Written by Marijn Overvest | Reviewed by Sjoerd Goedhart | Fact Checked by Ruud Emonds | Our editorial policy

Procurement Analytics — 8 Things Every Procurement Manager Should Track

Key takeaways

  • Procurement analytics leverages data analysis techniques on procurement information to uncover trends, identify cost-saving opportunities, and optimize sourcing strategies.
  • It helps category management, contract handling, strategic sourcing, and procure-to-pay.
  • In contrast to traditional methods, procurement analytics now depends on AI and other software tools.

For the professional procurement manager, procurement analytics is a very important process that always seems taken for granted.  Today, that will change.

In this article, you are going to learn more about the importance of procurement analytics. You will understand how the whole process works and how each of its metrics will define how your procurement process will fare.

After reading this article, you will understand procurement analytics metrics, how to track procurement, and the different generations of procurement programs.

I created a free, downloadable Excel template for procurement professionals. This spreadsheet will help you analyze data to gain more insights regarding your procurement process. I also made a video tutorial, together with a PowerPoint presentation, explaining how to use the template.

Procurement Analytics– What is it?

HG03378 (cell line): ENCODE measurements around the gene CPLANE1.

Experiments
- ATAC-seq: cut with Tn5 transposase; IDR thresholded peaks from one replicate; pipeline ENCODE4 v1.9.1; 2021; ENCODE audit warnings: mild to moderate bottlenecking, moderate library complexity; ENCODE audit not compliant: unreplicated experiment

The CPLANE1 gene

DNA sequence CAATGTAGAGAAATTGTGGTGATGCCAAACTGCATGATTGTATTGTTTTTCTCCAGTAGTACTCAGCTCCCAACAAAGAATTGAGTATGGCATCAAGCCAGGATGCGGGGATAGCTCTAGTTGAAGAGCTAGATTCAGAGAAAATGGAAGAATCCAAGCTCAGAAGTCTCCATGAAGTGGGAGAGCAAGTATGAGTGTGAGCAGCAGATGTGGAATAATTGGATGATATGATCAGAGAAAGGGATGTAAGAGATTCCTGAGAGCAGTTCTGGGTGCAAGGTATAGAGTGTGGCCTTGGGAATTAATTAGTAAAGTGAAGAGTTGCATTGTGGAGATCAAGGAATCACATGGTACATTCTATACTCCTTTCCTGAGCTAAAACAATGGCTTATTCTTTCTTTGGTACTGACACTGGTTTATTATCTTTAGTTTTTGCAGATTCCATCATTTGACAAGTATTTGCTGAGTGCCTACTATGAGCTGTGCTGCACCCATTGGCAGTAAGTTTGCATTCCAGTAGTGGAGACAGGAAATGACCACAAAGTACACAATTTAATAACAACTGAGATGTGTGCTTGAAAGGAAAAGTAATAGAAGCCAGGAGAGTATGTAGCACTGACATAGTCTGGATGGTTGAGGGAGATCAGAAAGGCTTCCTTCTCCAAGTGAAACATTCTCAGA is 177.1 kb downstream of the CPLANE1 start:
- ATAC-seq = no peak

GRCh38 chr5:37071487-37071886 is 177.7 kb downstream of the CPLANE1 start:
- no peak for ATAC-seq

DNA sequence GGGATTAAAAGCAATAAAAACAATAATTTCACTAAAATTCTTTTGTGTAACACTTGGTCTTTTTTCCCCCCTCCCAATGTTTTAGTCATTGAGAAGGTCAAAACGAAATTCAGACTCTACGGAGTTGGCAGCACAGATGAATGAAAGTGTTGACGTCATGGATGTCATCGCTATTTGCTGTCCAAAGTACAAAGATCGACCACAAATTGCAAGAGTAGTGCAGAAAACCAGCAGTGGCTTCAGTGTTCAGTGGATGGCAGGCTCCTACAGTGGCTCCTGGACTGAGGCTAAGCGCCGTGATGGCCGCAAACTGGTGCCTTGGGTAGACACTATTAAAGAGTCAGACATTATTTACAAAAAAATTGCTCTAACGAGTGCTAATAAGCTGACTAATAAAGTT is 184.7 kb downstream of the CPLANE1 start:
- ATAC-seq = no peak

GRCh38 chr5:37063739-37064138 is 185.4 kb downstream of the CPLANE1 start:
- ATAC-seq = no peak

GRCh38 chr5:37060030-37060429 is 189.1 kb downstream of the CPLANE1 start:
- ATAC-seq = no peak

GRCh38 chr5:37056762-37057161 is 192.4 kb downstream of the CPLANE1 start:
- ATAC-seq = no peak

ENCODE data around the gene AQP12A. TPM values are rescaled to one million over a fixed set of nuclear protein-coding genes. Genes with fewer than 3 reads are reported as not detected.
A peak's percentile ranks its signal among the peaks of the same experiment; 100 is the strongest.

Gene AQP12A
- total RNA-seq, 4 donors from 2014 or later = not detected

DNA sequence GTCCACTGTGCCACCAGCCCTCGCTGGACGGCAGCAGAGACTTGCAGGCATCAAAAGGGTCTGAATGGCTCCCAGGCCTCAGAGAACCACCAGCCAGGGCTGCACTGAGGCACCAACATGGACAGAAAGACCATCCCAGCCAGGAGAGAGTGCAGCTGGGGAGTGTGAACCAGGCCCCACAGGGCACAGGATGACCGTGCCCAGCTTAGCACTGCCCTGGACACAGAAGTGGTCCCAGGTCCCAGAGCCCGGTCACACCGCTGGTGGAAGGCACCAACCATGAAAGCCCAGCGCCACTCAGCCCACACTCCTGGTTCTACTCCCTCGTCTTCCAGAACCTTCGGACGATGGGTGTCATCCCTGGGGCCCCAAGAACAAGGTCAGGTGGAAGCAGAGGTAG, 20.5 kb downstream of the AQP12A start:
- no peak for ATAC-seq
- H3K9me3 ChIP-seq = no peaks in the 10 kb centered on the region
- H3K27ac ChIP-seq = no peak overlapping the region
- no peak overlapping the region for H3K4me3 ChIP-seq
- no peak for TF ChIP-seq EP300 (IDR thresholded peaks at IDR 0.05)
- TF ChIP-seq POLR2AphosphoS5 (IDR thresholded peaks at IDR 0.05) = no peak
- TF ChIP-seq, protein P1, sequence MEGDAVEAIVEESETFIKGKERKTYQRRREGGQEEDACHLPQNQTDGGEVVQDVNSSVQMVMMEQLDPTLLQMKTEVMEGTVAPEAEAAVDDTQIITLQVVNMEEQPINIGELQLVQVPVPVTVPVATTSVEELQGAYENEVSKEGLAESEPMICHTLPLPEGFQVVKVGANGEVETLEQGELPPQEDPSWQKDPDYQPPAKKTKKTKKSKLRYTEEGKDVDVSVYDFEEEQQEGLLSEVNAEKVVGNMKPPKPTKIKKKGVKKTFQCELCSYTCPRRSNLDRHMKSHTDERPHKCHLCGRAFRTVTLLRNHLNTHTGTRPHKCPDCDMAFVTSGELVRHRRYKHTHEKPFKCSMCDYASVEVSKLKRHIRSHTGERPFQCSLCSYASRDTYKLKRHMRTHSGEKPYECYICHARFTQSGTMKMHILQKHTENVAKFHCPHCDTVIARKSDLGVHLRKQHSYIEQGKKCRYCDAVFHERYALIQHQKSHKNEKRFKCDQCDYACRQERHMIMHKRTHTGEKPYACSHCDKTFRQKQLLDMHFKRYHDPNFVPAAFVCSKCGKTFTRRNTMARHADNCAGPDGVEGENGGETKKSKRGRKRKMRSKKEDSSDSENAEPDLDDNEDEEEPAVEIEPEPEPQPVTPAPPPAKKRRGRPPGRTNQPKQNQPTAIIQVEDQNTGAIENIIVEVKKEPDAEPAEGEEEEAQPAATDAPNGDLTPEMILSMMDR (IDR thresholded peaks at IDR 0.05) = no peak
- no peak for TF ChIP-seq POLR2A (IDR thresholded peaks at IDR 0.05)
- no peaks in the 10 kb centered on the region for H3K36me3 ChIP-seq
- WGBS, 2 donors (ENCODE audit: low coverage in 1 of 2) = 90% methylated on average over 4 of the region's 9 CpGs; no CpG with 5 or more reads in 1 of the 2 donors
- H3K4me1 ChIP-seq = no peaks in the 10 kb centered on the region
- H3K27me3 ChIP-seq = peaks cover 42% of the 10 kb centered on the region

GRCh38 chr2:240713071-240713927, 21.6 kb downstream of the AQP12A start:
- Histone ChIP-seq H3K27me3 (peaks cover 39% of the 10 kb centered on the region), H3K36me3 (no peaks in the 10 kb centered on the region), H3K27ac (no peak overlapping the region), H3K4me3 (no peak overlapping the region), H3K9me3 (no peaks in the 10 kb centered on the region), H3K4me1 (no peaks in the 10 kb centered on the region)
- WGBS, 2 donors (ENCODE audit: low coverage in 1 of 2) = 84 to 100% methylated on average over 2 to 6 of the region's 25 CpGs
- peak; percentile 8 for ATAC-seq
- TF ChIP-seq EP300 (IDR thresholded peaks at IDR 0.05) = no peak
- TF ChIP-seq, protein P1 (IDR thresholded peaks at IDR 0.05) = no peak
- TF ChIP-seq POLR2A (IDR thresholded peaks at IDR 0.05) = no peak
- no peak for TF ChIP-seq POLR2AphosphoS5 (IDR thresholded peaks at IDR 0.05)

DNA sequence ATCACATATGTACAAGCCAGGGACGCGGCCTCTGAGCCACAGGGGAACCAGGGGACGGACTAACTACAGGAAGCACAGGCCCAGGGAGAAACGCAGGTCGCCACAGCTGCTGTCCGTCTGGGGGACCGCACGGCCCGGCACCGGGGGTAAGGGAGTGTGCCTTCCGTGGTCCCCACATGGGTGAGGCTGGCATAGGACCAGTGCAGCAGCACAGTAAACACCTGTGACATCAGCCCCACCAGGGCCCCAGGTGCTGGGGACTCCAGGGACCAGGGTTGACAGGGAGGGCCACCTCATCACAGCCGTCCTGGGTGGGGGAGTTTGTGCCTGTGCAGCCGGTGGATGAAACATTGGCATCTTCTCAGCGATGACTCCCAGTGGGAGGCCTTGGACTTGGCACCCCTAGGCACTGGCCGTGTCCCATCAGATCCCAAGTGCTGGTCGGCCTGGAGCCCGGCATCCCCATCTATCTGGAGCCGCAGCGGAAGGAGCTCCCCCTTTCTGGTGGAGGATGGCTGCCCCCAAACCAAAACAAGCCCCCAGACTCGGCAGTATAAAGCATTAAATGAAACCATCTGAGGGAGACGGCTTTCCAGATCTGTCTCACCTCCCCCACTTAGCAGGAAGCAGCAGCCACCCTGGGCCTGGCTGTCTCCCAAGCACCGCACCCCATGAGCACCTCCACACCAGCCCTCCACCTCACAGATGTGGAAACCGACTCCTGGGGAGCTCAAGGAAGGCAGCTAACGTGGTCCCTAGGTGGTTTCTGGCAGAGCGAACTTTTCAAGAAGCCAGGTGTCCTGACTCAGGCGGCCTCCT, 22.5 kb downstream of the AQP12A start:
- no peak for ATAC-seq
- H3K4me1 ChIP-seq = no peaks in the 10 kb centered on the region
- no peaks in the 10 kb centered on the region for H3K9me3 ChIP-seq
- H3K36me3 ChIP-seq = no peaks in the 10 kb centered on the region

Procurement analytics is the process of collecting and analyzing procurement data to aid important business decision-making.

It is also a process that gives you and your office important insights into the whole procurement process.

There are many forms of procurement analytics available; some may range from historical data from actual purchases while others are advanced programs that can predict and create budgets for future purchases.

In the past, procurement analytics meant documents upon documents of data, usually printed out in Microsoft Excel and they all bring in reports of past purchases done by the company in the past.

The newer form of procurement analytics is powered by AI that has automated procurement analytics that can combine many data sources.

What is Procurement Data?

Procurement data is defined as information regarding the goods or services procured by the company. Procurement data have two sources which are the following:

1. Internal data 

This data is hosted within corporate applications which include supplier data, transactional data, and data from the general ledger or other financial records of the company. 

Other examples of internal data include:

2. External data

From the word itself, these are data sources that come from outside of the company’s financial databases. This may include public systems such as the information of your suppliers and prices of commodities. 

Other examples of external data include:

  • Market reports
  • Bank information
  • Public financial statements
  • External analytics databases

Procurement Analytics – Why is it Important?

When you have multi-billion companies that invest in procurement spend analytics with millions of dollars, then you know that the process is serious business.

A procurement manager can sort and recognize data that is important for his/her company’s growth. Data such as supplier costs, analysis on past and present spending, and even forecasts for future procurements are a really big help for creating a smooth procurement process for the future.